“These other victories, they’re just steps in the right way. But we ain’t free til we all free,” Taylor said. “We got years of work to be done.”

One area that needs work is connecting the dots between voting and how it impacts us on the federal, local, communal and individual levels. During the 2019 Chicago municipal elections, older folks criticized millennials for a low voter turnout. However, on the contrary, a lot of seats were flipped thanks to what TRiiBE contributor Charles Preston calls the “McDonald effect.”

But “the McDonald Effect” is bigger than movement individuals winning office and gaining greater proximity to the mayor’s office. It’s about a people’s commitment to building power and shifting the current political climate to reflect the interests of the protest movement.

“OPINION | In defense of Chicago’s millennial voters: a response to columnist Mary Mitchell” by Charles Preston

It was young activists who organized, protested and rallied around the need for more mental health clinics, an elected school board and defunding the police. These young organizers regularly attended Chicago Police Department Board hearings, confronting Chair Lori Lightfoot and former CPD Supt. Garry McCarthy when it seemed a police officer was getting off scot-free for taking yet another Black life. 

As Charles Preston put it, these movement demands weren’t present in the mouths of politicians. Yet, Lightfoot co-opted this language to ultimately win her mayoral seat, with mainstream media outlets labeling her campaign “progressive.”

The Black Summer 2020 uprisings made Chicago politicians nervous. Williams said the spontaneous attacks on the Magnificent Mile’s high-end shopping district that followed high-profile police shootings of Black people were a “brilliant” thing, politically.

“That’s never what happens. There is a very, I think, politically astute attack on commerce and capital because there’s a recognition that the violence we experience from police and other systems is connected to this form of commerce,” Williams explained. “So once the news shows people breaking into shit, or the fact that people want Gucci or people want TVs and stuff, because that’s the type of materialistic society we live in, it is used as a way to divert the conversation from the structural critique of power.”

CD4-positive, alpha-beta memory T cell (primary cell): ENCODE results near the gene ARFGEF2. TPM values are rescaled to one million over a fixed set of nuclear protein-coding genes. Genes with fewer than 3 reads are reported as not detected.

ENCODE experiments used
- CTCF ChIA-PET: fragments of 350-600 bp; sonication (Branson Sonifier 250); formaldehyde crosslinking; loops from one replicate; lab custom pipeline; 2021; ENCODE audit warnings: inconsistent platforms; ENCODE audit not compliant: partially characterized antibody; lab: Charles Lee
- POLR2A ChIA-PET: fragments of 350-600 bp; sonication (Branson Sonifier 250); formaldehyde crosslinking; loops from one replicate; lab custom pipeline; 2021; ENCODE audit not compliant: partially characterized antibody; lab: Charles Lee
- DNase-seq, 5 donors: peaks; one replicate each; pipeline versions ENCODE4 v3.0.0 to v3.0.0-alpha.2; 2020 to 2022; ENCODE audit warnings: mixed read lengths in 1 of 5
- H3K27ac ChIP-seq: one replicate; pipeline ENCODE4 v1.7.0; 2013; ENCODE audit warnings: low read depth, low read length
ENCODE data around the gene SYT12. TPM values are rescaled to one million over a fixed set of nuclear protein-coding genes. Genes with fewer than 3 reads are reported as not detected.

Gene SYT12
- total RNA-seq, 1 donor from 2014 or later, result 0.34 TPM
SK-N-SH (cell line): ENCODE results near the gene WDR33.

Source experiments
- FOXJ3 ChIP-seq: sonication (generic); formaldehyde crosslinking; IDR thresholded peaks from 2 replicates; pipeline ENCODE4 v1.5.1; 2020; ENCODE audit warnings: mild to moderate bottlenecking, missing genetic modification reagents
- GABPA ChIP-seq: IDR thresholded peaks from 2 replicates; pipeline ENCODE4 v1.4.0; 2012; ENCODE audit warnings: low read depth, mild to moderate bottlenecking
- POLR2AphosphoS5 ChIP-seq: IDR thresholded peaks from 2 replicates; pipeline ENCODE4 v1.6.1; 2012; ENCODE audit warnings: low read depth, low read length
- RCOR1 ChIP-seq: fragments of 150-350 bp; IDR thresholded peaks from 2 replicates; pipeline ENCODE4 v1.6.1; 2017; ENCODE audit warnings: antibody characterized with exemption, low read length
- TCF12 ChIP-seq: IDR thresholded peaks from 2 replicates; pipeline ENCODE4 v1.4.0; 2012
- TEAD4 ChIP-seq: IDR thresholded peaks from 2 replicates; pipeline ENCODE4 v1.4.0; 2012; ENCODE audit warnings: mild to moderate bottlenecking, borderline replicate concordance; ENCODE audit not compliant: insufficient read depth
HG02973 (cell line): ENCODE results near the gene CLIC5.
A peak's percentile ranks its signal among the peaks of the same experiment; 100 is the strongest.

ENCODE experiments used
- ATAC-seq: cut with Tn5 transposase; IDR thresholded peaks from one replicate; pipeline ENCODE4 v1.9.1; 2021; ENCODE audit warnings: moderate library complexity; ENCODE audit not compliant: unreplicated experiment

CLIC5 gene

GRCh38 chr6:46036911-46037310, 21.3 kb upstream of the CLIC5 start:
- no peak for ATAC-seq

Although the uprisings made Chicago politicians uncomfortable, Taylor said they still didn’t learn their lesson. In November, the Chicago City Council voted to approve a $12.8 billion budget, which included $1.9 billion for CPD (with a cut of $58.9 million) and a property tax increase. 

“That’s what organizers need to be working on — fundraising, and getting some viable candidates that we can trust and we can hold accountable and who answer to the community,” Taylor said. “We need to be talking about who will run the city. We need to talk about who are those bad elected officials that we need to replace. The work never stops, but it’s worth it.”

This brings us back to the central question at hand: when will Black people get a chance to rest?

“I think rest for us means the day when Black people can love each other… without having to think, ‘I’m gonna lose this person to an officer one day,’” Johnson said. 

His idea of rest includes abolishing police and creating more drug rehabilitation centers, free mental health care for therapy for those grieving the deaths of loved ones, and shelters for houseless people to have a place to eat and sleep.

“I would say creating space for my happiness, creating space for my joy without feeling guilty,” Chatman said.

It’s clear that Black people have had a fatally depleting relationship to work. With being dehumanized and overworked from chattel slavery to Jim Crow, and being routinely exploited through industrialism and capitalism, there’s never been a moment since the colonization of America that Black people haven’t had to fight tooth and nail to survive. 

“I refuse to keep up the cycle of Black people working tirelessly within this country to correct the fuck ups of white people.” Chatman said. “And I feel like it is a disservice to not only myself but my ancestors and all of my family to not create rest for my Black soul and my Black life.”

is the editor-in-chief of The TRiiBE.